Independent Study of Gulf Red Snapper

Independent Study of Gulf Red Snapper Population Announced
from The Fishing Wire

Studying red snapper

A team of university and government scientists, selected by an expert review panel convened by the Mississippi-Alabama Sea Grant Consortium, will conduct an independent study to estimate the number of red snapper in the U.S. waters of the Gulf of Mexico.

“American communities across the Gulf of Mexico depend on their access to, as well as the long term sustainability of, red snapper,” said Secretary of Commerce Wilbur Ross. “I look forward to the insights this project will provide as we study and manage this valuable resource.”

The research team, made up of 21 scientists from 12 institutions of higher learning, a state agency and a federal agency, was awarded $9.5 million in federal funds for the project through a competitive research grant process. With matching funds from the universities, the project will total $12 million.

“We’ve assembled some of the best red snapper scientists for this study,” said Greg Stunz, the project leader and a professor at the Harte Research Institute for Gulf of Mexico Studies at Texas A&M University – Corpus Christi. “The team members assembled through this process are ready to address this challenging research question. There are lots of constituents who want an independent abundance estimate that will be anxiously awaiting our findings.”

Recreational anglers and commercial fishermen will be invited to play a key role in collecting data by tagging fish, reporting tags and working directly with scientists onboard their vessels.

“The local knowledge fishermen bring to this process is very valuable and meaningfully informs our study,” Stunz said.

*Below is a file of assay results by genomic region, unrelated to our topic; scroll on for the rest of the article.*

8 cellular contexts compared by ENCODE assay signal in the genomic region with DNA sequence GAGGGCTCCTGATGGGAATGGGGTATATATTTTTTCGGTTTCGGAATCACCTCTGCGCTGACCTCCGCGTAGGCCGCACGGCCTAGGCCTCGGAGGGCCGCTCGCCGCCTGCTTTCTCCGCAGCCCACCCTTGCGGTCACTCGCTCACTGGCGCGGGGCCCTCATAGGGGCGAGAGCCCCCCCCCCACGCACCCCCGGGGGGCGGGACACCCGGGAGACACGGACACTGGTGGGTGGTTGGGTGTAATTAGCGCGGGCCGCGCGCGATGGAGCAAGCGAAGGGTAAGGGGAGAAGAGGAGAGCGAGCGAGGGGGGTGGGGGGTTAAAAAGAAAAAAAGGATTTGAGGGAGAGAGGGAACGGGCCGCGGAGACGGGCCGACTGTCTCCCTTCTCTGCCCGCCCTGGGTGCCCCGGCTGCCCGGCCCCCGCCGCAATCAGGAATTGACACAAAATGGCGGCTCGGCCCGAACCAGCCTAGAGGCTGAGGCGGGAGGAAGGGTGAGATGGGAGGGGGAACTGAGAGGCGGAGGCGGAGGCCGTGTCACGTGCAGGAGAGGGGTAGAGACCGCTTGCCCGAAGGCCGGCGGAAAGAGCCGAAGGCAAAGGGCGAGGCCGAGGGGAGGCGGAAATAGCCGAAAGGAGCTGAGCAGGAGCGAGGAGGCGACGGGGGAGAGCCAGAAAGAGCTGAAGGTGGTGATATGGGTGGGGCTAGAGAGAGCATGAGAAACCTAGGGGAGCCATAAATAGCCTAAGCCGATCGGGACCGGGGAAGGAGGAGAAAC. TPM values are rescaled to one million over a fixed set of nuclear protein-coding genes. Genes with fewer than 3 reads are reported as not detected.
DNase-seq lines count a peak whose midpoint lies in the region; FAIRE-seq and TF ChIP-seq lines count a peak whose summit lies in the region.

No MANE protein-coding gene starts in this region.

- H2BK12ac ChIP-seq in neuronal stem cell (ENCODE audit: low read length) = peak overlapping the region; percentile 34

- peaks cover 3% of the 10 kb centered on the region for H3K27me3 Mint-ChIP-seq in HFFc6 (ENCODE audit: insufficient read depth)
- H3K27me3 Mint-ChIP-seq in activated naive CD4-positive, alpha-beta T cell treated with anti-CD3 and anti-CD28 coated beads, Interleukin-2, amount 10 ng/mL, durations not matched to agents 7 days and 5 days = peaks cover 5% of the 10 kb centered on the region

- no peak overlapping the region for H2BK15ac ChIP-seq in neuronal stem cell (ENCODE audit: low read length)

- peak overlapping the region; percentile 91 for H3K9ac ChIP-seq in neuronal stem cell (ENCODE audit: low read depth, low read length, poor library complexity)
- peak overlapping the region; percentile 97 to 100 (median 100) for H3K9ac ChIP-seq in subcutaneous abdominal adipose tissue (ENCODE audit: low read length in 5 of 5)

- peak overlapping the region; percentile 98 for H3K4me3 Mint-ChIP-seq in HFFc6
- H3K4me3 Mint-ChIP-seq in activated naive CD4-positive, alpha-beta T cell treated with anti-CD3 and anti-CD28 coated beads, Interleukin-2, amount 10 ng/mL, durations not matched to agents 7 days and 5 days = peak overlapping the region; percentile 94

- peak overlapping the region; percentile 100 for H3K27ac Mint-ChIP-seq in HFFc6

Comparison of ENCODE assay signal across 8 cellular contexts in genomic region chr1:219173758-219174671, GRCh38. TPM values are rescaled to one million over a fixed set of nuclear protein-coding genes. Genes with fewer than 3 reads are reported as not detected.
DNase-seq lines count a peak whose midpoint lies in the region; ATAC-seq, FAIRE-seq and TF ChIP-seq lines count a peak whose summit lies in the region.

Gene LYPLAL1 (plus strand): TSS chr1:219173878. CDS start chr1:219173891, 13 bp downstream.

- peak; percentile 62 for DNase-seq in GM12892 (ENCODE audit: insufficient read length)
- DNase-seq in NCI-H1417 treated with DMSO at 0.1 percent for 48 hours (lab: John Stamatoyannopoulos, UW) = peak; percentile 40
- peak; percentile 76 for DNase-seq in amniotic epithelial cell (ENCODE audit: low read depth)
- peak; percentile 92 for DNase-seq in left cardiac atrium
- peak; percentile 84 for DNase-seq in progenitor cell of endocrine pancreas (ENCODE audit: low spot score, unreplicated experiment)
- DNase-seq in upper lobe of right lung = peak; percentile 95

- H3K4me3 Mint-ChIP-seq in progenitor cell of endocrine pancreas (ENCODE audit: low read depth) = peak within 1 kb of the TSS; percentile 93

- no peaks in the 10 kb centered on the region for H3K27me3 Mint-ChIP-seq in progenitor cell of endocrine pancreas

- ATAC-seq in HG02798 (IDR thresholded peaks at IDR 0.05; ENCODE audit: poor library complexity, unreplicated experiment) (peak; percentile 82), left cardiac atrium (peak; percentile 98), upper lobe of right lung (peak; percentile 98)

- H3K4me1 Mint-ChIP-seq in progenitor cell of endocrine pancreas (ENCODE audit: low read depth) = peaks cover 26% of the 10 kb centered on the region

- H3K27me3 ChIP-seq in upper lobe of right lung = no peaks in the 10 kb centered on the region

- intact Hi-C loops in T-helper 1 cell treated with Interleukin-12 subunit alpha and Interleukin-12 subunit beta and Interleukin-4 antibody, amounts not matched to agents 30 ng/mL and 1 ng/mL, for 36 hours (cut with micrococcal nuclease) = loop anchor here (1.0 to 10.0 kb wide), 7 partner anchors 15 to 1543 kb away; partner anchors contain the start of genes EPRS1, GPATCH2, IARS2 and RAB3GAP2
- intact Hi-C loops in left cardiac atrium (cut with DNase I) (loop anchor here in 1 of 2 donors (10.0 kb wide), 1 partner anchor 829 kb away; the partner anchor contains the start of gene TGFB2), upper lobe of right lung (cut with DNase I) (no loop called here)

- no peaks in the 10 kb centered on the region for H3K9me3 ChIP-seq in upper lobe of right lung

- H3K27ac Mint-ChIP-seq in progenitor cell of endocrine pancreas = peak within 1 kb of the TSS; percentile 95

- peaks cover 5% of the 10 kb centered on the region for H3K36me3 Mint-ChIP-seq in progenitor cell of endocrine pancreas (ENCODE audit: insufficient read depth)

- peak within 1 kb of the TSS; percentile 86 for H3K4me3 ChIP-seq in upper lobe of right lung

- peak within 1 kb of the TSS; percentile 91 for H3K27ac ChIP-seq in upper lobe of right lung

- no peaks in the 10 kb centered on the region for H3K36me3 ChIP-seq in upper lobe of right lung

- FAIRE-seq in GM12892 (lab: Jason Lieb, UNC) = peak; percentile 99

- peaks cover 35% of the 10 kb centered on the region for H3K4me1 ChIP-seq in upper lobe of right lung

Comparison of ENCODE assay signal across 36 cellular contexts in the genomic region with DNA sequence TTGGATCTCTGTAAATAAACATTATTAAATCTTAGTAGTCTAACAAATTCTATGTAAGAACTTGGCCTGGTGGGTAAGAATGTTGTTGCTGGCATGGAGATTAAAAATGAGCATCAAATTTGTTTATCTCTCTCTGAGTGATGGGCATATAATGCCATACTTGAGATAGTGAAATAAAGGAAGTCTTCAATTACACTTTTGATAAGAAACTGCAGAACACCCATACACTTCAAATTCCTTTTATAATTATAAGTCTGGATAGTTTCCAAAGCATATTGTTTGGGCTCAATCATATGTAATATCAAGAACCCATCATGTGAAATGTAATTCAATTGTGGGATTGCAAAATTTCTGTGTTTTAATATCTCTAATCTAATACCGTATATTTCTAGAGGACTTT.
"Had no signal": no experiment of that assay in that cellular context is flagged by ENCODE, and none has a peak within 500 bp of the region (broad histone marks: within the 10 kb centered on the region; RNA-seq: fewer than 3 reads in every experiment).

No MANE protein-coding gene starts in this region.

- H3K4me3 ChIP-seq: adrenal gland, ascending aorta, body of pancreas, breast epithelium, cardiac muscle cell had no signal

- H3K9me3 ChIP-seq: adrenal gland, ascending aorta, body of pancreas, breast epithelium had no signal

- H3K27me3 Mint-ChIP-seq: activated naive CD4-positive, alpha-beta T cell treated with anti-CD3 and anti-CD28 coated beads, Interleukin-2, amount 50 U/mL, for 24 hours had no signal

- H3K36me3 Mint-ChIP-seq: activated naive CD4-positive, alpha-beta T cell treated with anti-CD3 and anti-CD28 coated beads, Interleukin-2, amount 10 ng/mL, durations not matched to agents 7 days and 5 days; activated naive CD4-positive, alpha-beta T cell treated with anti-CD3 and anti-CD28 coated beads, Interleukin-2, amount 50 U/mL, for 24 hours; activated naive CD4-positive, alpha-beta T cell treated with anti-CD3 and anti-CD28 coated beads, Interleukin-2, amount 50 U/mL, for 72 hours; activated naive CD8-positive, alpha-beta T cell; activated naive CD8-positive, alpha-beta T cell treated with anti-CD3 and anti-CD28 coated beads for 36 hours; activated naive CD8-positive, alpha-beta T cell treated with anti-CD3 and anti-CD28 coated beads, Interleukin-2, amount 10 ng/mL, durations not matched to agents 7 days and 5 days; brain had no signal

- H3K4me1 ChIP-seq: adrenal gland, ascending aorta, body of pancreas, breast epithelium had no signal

Some stakeholder groups have expressed concerns that there are more red snapper in the Gulf than currently accounted for in the stock assessment. The team of scientists on this project will spend two years studying the issue.

In 2016, Congress directed the National Sea Grant College Program and NOAA Fisheries to fund independent red snapper data collections, surveys and assessments, including the use of tagging and advanced sampling technologies. Sea Grant and NOAA Fisheries worked collaboratively to transfer federal funds to Mississippi-Alabama Sea Grant offsite linkto administer the competitive research grant process and manage this independent abundance estimate.

“Today’s announcement is welcome news for all red snapper anglers in the Gulf of Mexico,” said Sen. Richard Shelby of Alabama. “As Chairman of the U.S. Senate Appropriations Subcommittee on Commerce, Justice, Science, and Related Agencies, I was proud to author and secure federal funding to address the need for better data, which is a fundamental issue plaguing the fishery. The management of red snapper must be grounded in sound science if we want to provide fair access and more days on the water for our anglers. It is my hope that these independent scientists will be able to accurately determine the abundance of red snapper in the Gulf of Mexico once and for all.”